Poetry on a Sunday Afternoon

Now that the term is over, I have begun working on my poetry manuscript for the Antioch Writers’ Workshop in July.  I want to do my best to bring brand new poems to the table, so I have been working very hard to generate solid ideas to polish over the next month.  Today, I sat on my porch swing while I wrote an open form poem, and then I played around with two tiny Ghazals mainly to keep my pen moving.

The Hanging Tree

Tethered ropes around my arms,
my skin is chafed and raw
as knots pull taught.
Rings of life burn white with your rage
I snatch the souls that wander by
lest they be ensnared by Sol’s embrace,
ever lost to ash.
I carry them against my bosom.
I love them,
as deeply as the raccoons burrowed in my nethers,
as surely as the owlets clutched betwixt my fingers.
Locust hum Sorrow Song elegies
as you adorn me with the souls of your iniquity,
lilting wind chimes in the sweetest breath of Zephyrus –
earrings that jingle on a lonely mistress,
heavy reminders of her lover’s sin
and her own helpless neutrality.

The Ghazals
For those of you who don’t remember what a Ghazal is: It’s a form of Persian poetry that takes its name from the Arabic word meaning “the talk of boys and girls,” and is known to be used for flirtation or sweet talk. Loss and love are the most common topics for this style. It is composed of 5-15 couplets, with no enjambment.  Each couplet should be able to also stand on its own.  The interesting thing about the Ghazal is that the same word is repeated at the end of the first couplet, and throughout the poem in the second line of each couplet. Poets try to include their last names in the last couplet, as a “signature stanza” but I never do that because my last name is pretty much the least poetic or appealing word on the planet.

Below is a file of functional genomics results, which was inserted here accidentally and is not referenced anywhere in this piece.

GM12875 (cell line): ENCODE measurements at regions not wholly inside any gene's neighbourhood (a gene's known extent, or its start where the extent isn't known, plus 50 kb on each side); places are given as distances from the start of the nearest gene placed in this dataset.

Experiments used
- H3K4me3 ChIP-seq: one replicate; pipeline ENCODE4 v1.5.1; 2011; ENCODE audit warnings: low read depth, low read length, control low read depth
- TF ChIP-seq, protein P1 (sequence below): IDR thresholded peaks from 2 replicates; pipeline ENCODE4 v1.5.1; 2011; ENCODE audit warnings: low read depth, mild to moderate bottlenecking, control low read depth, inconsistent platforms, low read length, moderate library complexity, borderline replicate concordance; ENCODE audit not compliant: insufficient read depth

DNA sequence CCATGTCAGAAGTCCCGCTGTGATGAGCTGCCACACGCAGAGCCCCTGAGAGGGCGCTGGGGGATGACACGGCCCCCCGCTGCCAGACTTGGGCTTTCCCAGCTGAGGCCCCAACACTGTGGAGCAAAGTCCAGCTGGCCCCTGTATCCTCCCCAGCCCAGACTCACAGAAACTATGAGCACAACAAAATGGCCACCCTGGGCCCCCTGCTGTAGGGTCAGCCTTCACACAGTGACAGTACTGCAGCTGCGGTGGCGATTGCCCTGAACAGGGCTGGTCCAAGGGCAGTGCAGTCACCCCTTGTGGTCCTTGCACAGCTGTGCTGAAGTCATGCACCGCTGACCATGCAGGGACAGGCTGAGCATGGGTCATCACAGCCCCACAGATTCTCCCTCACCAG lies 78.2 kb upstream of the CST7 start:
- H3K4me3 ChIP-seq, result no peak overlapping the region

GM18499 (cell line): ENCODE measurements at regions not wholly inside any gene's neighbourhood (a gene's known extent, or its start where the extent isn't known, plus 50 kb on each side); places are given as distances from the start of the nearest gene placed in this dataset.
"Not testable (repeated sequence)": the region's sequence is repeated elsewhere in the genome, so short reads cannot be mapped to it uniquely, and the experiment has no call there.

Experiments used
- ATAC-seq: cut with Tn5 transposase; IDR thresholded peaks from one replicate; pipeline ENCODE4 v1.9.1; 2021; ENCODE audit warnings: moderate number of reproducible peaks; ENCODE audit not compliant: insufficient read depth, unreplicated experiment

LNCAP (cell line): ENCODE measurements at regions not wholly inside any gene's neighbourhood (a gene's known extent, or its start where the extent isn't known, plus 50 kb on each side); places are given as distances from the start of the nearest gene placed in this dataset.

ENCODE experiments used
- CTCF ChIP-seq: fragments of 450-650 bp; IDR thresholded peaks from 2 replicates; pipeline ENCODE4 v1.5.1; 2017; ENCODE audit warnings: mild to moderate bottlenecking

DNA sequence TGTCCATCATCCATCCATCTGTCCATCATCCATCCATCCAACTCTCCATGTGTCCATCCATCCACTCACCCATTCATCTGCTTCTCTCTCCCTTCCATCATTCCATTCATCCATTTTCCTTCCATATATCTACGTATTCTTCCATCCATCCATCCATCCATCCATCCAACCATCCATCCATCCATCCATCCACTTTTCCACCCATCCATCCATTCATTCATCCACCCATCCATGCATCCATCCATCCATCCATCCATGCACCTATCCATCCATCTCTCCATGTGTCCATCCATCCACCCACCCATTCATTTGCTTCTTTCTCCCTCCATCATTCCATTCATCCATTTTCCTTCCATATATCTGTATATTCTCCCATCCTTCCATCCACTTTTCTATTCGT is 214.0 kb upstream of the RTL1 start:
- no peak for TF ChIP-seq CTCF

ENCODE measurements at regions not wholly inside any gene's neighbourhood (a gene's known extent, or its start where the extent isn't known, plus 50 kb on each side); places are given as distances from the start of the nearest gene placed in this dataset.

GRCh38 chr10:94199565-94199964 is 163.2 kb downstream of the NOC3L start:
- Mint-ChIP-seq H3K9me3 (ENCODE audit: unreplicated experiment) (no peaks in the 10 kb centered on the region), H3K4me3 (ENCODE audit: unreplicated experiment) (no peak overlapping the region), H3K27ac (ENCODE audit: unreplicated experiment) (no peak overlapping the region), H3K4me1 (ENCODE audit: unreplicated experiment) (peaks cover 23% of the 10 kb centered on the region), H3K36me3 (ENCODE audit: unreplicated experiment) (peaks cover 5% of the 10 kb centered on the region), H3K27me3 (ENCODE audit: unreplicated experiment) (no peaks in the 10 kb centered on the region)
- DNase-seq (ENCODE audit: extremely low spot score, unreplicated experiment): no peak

Ghazal: A Lonely Garden

Tender, loving hands once tilled the soil of this garden.
Now, no one stops to admire the flowers that bloom in the garden.

Dogwood wonders if the world has always been so silent,
cannot recall the laughter of children wandering paths long lost to the garden.

No one bothers to pluck succulent berries from thorny bushes,
or dance with butterflies in the heart of the garden.

Daffodils weep, choked and chased by weeds that affectionate hands once held at bay.
Robins sing of the anarchy that plagues the lonely garden.

Melancholy whispers seep into stone walls like raindrops on a soft Spring day
yet still no hands plunge into the eager ground of this secret, lonely garden.

When a timid little girl asks for a bit of earth,
roses bloom with joy, for there will finally be love again in the garden.

A Widow’s Ghazal

Years ago, he asked me what it would take to make me blush.
Yet how could I admit that it took only his smile – radiant, confident, sly – to make me blush?

How I had yearned for him to hold me, to breathe deeply
the perfume of carnations in my cheeks, to fill his lungs with luscious blush.

Honeyed words dripped from sticky chins
as we searched the horizon for burgundy remnants of Sol’s fading blush.

We walked hand in hand through decades of laughter, love, and pain,
his most prized possession a hand-drawn map of the infinite ways he could make me blush.

Ashen and gaunt in his hospital gown, he reached for me,
“Let me melt Death’s icy fingers in the inferno of your blush.”

He is gone now, and though there may be no color left in the world
I know I must find a way, for the sake my lost explorer, to blush.

I think I still like the Ghazal about the butterflies, that I wrote in Dr. Cassel’s poetry workshop, the best.  I think my imagery was stronger in that one than these two.  However, I do feel that the Widow’s Ghazal is heading in the right direction, I just need to add more to it. If I do include any Ghazal in my manuscript, I would only put one of them in, and unless the internet tells me one of these two are somehow significantly better than the one I shared in my post about my first poetry workshop, it will likely be the Ghazal about the butterflies that gets added.

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